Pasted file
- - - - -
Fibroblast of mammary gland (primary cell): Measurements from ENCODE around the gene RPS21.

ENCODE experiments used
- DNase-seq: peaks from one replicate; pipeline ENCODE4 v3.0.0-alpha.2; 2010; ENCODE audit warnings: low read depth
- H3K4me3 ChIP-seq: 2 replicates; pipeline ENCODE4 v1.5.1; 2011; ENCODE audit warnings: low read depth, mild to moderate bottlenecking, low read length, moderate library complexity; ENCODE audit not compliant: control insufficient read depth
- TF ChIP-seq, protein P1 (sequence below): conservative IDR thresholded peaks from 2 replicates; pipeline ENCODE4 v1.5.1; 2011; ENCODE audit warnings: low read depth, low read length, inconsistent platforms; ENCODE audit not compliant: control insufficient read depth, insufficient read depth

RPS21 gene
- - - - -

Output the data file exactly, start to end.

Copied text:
Fibroblast of mammary gland (primary cell): Measurements from ENCODE around the gene RPS21.

ENCODE experiments used
- DNase-seq: peaks from one replicate; pipeline ENCODE4 v3.0.0-alpha.2; 2010; ENCODE audit warnings: low read depth
- H3K4me3 ChIP-seq: 2 replicates; pipeline ENCODE4 v1.5.1; 2011; ENCODE audit warnings: low read depth, mild to moderate bottlenecking, low read length, moderate library complexity; ENCODE audit not compliant: control insufficient read depth
- TF ChIP-seq, protein P1 (sequence below): conservative IDR thresholded peaks from 2 replicates; pipeline ENCODE4 v1.5.1; 2011; ENCODE audit warnings: low read depth, low read length, inconsistent platforms; ENCODE audit not compliant: control insufficient read depth, insufficient read depth

RPS21 gene